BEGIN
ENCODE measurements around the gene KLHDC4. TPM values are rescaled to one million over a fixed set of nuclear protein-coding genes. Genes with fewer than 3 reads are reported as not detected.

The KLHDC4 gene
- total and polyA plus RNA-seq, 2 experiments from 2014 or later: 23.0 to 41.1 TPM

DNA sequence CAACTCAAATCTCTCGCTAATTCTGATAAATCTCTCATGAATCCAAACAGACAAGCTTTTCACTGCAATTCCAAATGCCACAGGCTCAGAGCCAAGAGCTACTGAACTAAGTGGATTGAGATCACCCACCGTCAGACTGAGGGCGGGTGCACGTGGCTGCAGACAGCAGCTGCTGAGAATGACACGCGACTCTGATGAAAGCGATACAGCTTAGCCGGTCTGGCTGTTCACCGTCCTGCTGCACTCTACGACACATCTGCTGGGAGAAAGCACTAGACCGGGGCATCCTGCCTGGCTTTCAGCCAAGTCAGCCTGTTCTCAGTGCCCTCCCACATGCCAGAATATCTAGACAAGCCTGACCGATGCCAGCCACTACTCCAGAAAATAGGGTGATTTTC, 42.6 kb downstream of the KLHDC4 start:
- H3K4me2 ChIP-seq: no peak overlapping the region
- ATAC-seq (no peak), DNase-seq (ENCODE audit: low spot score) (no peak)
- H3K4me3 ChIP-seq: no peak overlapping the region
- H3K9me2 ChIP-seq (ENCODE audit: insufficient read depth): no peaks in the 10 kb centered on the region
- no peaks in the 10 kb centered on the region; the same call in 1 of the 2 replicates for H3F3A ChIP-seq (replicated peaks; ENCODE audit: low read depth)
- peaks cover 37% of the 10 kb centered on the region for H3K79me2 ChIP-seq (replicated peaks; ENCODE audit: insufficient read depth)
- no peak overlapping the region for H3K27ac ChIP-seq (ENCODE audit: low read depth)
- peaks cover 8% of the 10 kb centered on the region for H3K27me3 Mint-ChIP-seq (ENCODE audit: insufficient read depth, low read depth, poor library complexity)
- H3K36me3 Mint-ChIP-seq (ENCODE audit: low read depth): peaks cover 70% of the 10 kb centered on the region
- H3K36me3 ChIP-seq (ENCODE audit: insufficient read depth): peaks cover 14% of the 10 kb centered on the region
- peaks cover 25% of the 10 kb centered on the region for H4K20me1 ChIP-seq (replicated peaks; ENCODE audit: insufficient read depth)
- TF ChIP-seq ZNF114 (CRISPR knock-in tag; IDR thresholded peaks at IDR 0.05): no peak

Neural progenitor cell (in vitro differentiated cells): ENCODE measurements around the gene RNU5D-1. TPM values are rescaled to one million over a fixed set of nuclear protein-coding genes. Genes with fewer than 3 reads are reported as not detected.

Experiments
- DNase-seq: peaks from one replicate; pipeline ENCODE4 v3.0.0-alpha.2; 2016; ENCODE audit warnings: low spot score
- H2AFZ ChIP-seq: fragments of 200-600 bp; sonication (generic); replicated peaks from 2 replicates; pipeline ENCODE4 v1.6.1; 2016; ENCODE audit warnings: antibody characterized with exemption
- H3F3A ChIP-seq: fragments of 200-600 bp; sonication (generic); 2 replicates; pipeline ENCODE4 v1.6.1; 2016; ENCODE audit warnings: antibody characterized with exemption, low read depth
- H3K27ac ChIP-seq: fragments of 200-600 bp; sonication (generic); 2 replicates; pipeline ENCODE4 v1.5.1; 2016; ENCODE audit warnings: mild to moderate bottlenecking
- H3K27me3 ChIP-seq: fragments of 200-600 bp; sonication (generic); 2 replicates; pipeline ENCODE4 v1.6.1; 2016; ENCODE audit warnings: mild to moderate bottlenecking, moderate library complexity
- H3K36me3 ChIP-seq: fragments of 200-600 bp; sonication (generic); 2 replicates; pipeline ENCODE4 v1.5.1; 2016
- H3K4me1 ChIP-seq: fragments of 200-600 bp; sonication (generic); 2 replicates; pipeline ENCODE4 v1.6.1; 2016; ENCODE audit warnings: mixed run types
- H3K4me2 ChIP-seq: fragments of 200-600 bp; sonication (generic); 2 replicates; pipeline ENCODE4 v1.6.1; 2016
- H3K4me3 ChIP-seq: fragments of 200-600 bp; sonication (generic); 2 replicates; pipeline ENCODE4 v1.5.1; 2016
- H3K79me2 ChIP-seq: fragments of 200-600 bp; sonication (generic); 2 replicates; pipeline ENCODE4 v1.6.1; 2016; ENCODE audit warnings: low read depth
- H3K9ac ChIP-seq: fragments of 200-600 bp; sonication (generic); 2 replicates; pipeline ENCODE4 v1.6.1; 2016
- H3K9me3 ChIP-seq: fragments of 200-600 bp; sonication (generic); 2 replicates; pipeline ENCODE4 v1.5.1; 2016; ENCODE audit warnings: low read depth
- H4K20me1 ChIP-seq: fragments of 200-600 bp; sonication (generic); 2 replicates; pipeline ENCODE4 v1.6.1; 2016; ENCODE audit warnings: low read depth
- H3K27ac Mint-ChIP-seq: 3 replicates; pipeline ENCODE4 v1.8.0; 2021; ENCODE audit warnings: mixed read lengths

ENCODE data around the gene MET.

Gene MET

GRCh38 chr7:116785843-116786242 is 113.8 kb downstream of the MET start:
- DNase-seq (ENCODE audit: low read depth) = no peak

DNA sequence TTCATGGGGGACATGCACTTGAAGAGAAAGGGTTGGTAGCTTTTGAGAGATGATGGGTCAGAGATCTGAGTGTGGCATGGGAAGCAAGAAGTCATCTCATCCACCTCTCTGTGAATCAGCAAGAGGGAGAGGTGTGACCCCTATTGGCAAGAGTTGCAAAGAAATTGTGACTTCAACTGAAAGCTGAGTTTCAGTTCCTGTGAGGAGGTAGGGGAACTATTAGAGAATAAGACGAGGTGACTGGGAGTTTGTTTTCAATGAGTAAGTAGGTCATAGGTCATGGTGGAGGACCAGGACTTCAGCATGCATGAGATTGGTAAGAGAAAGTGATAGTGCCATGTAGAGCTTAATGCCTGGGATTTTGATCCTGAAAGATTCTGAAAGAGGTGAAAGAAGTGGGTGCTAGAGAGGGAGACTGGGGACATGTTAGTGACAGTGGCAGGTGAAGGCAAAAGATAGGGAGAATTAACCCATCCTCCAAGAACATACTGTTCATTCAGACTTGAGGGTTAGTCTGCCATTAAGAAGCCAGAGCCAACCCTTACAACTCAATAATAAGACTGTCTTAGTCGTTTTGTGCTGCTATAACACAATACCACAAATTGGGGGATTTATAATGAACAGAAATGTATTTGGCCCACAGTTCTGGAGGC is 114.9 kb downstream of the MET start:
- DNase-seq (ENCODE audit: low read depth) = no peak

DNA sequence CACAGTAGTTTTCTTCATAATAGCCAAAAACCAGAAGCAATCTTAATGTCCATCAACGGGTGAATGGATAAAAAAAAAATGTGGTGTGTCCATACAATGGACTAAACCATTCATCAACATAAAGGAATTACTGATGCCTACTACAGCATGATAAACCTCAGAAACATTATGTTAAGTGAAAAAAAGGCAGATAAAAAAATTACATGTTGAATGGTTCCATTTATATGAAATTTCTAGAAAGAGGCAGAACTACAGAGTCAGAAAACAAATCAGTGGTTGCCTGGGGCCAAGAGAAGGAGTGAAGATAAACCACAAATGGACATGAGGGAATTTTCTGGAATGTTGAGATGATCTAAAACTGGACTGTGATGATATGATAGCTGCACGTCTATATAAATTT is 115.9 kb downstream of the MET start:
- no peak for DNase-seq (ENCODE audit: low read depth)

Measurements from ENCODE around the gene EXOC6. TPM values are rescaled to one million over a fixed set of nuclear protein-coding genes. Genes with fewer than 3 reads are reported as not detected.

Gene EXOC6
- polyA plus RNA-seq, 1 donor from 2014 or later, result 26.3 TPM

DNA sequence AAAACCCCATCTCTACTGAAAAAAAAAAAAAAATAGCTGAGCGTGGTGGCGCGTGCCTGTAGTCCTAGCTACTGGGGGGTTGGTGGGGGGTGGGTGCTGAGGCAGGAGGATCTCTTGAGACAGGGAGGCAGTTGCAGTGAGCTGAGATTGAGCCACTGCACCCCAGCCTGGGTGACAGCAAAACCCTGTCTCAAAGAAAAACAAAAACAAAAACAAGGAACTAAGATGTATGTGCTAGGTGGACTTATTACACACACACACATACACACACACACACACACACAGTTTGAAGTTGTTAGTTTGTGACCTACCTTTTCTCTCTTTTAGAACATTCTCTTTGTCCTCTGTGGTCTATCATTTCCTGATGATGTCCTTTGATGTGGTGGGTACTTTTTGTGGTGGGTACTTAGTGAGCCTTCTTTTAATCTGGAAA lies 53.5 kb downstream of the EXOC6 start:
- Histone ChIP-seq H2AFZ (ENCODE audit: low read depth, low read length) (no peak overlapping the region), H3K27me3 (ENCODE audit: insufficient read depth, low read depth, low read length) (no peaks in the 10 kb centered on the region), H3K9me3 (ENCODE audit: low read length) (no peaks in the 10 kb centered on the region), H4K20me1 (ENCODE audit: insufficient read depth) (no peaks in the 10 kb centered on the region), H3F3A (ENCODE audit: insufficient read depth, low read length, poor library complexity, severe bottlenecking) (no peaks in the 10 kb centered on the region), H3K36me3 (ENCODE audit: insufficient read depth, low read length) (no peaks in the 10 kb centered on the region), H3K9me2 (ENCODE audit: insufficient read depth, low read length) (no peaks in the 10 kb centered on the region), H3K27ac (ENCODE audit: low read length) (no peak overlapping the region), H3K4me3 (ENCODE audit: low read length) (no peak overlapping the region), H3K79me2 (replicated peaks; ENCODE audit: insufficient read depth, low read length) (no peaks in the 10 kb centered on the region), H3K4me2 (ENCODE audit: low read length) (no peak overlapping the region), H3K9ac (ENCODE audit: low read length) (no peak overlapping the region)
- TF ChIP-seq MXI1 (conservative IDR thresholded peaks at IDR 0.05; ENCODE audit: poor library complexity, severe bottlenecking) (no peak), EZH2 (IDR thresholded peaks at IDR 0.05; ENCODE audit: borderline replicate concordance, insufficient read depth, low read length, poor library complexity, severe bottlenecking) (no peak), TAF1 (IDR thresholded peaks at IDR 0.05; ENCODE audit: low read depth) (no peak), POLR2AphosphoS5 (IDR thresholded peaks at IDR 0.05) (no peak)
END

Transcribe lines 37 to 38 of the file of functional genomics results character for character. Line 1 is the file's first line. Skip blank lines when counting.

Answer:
DNA sequence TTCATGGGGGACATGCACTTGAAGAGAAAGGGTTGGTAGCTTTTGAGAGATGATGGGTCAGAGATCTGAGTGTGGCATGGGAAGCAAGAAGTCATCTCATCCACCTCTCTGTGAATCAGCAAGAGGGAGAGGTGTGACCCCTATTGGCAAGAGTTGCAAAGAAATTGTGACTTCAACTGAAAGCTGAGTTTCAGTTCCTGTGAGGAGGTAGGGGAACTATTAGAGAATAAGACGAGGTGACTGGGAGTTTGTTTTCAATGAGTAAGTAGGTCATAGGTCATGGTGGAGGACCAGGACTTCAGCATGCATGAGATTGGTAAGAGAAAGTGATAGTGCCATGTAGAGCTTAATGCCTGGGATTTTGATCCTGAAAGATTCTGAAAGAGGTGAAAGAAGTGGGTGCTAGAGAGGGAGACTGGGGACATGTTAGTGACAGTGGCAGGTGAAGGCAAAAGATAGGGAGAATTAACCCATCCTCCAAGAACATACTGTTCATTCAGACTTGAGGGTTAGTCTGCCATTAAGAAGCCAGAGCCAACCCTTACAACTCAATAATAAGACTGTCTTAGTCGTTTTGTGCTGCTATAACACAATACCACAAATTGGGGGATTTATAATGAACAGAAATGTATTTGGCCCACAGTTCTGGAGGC is 114.9 kb downstream of the MET start:
- DNase-seq (ENCODE audit: low read depth) = no peak